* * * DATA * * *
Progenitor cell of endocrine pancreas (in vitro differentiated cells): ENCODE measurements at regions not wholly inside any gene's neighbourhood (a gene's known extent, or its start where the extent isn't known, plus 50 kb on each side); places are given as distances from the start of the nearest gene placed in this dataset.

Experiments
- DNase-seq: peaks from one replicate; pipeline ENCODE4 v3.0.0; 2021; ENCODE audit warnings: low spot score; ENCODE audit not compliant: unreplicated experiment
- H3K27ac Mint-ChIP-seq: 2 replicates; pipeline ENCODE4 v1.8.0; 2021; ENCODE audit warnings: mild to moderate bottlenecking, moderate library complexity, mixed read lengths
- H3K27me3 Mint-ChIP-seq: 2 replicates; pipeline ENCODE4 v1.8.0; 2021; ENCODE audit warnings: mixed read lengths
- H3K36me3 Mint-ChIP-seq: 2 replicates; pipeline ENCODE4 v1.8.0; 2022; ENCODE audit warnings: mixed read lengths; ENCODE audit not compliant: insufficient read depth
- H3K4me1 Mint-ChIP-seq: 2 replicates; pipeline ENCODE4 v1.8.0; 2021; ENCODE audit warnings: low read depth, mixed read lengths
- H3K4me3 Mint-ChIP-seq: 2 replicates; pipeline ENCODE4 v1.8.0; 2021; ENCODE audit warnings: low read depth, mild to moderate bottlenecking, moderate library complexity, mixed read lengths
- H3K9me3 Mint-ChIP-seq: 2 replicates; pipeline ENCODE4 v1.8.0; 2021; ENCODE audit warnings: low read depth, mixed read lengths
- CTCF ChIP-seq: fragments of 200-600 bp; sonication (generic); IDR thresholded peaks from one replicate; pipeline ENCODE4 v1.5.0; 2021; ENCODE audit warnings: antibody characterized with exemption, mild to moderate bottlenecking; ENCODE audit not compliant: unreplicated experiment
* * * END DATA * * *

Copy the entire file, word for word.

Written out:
Progenitor cell of endocrine pancreas (in vitro differentiated cells): ENCODE measurements at regions not wholly inside any gene's neighbourhood (a gene's known extent, or its start where the extent isn't known, plus 50 kb on each side); places are given as distances from the start of the nearest gene placed in this dataset.

Experiments
- DNase-seq: peaks from one replicate; pipeline ENCODE4 v3.0.0; 2021; ENCODE audit warnings: low spot score; ENCODE audit not compliant: unreplicated experiment
- H3K27ac Mint-ChIP-seq: 2 replicates; pipeline ENCODE4 v1.8.0; 2021; ENCODE audit warnings: mild to moderate bottlenecking, moderate library complexity, mixed read lengths
- H3K27me3 Mint-ChIP-seq: 2 replicates; pipeline ENCODE4 v1.8.0; 2021; ENCODE audit warnings: mixed read lengths
- H3K36me3 Mint-ChIP-seq: 2 replicates; pipeline ENCODE4 v1.8.0; 2022; ENCODE audit warnings: mixed read lengths; ENCODE audit not compliant: insufficient read depth
- H3K4me1 Mint-ChIP-seq: 2 replicates; pipeline ENCODE4 v1.8.0; 2021; ENCODE audit warnings: low read depth, mixed read lengths
- H3K4me3 Mint-ChIP-seq: 2 replicates; pipeline ENCODE4 v1.8.0; 2021; ENCODE audit warnings: low read depth, mild to moderate bottlenecking, moderate library complexity, mixed read lengths
- H3K9me3 Mint-ChIP-seq: 2 replicates; pipeline ENCODE4 v1.8.0; 2021; ENCODE audit warnings: low read depth, mixed read lengths
- CTCF ChIP-seq: fragments of 200-600 bp; sonication (generic); IDR thresholded peaks from one replicate; pipeline ENCODE4 v1.5.0; 2021; ENCODE audit warnings: antibody characterized with exemption, mild to moderate bottlenecking; ENCODE audit not compliant: unreplicated experiment